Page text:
Developing leadership competencies: Insights from emergent junior talent-intransitions in South Africa

Article English OPEN
MacDonald Kanyangale ; Noel Pearse (2014)
  • Publisher: Industrial Management Institute
  • Journal: International Journal of Organizational Leadership (issn: 2345-6744)
  • Subject: Management. Industrial management | Leadership Development Assessment | HD28-70 | Management Development | Portfolio Assessment | Leadership Development
    acm: InformationSystems_GENERAL | ComputingMilieux_THECOMPUTINGPROFESSION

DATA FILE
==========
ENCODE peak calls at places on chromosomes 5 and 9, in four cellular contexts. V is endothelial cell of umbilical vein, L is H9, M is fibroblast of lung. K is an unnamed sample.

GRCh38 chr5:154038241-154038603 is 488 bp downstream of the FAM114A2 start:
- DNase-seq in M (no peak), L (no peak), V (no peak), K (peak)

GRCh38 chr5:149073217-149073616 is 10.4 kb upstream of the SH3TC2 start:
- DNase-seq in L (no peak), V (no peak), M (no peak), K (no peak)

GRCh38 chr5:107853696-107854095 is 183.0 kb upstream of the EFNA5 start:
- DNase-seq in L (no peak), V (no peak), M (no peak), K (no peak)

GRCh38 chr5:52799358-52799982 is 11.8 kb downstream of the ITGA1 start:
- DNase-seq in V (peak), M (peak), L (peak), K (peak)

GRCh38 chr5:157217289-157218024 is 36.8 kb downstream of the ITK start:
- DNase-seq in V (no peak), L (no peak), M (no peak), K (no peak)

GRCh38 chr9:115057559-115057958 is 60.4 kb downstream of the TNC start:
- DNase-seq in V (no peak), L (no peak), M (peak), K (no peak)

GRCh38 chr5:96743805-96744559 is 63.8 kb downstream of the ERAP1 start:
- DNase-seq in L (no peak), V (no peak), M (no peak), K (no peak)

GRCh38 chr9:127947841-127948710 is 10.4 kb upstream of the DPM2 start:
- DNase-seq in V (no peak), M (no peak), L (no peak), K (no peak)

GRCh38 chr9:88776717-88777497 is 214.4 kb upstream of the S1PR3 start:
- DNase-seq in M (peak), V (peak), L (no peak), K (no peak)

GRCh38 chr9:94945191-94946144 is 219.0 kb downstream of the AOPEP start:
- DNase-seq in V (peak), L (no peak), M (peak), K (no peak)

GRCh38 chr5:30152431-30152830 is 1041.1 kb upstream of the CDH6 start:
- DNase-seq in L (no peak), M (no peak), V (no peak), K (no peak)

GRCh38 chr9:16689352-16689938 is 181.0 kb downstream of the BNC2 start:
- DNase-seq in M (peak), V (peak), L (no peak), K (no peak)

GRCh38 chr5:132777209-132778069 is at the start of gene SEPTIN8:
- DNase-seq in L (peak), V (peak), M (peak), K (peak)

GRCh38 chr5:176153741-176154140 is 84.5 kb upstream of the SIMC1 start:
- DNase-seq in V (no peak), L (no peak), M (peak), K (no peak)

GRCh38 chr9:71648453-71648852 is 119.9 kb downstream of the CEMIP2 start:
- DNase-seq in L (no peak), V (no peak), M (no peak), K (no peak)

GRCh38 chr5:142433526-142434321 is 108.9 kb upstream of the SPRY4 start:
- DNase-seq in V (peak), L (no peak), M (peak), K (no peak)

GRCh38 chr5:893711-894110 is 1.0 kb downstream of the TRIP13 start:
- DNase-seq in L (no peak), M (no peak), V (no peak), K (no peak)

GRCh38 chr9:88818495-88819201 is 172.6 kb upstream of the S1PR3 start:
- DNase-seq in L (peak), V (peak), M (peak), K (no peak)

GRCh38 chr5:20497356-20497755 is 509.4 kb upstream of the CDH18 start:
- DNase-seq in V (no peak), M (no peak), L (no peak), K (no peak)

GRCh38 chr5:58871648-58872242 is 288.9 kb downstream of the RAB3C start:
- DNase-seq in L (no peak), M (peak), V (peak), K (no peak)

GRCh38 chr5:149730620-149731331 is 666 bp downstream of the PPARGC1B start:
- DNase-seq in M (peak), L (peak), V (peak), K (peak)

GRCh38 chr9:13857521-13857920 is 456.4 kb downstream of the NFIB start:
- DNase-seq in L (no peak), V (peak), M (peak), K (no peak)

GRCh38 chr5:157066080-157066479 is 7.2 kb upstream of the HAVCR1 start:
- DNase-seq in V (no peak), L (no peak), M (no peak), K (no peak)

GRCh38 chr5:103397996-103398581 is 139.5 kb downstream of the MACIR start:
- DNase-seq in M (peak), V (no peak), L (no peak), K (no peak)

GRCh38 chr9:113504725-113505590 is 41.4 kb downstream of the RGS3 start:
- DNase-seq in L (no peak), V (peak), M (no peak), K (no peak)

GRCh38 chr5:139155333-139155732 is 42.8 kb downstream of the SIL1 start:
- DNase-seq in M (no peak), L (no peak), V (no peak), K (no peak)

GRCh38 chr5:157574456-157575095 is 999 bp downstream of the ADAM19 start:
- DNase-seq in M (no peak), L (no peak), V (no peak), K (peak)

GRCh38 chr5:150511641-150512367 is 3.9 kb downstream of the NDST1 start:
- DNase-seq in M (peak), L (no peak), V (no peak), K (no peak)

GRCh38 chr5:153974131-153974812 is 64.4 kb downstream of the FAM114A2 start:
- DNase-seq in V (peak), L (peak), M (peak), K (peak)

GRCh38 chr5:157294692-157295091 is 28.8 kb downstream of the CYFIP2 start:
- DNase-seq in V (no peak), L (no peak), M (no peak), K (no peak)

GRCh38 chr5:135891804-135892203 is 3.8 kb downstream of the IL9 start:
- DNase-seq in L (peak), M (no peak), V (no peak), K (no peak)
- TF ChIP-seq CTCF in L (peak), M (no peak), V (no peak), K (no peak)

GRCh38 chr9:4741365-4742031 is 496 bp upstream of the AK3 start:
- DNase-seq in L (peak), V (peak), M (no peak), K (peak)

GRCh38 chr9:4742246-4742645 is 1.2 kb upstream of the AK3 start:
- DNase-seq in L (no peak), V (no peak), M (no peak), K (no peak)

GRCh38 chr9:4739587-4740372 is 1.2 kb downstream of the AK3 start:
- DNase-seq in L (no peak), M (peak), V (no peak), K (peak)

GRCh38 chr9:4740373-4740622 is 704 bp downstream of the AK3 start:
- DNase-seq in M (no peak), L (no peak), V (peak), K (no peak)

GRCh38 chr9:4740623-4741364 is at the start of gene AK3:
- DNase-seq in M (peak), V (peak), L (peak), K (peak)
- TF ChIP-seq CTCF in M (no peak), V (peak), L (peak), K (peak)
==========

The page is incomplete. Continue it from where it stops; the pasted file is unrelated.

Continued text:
Increasingly, leadership development programs are being challenged to produce robust evidence of their impact on leadership competencies of participants in South Africa. If used properly, portfolio assessment of one`s own leadership development journey has the potential to depict not just learning achievement, but also leadership growth and development. A multinational corporation in South Africa outsourced to a business school a program to develop leadership of selected 15 high-performing employees who were in transition to junior management. To the end of this study, qualitative research was conducted to get a complex and detailed understanding of how these participants perceived and self-assessed their own development of a self-selected set of leadership competencies over a period of time using portfolios. As the number was small, all the 15 personal and professional development portfolios were collected and analyzed using open coding and constant comparison techniques to induce themes. Evidence in the portfolios showed that while emergent junior talents were able to identify specifically the leadership competencies they were developing, they actually had difficulties to capture strong, relevant, and dynamic pathways of how their leadership competencies evolved and developed over time. More importantly, evidence in the portfolio revealed that the internal reward system was less supportive as it valued individual achievement of own performance target even at the expense of supporting others to develop their leadership. The lack of support from mentors and colleagues stifled leadership development of participants. This paper argues that it is vitally important that an organization's own systems are integrated and coherent enough not to inadvertently impede leadership development efforts.
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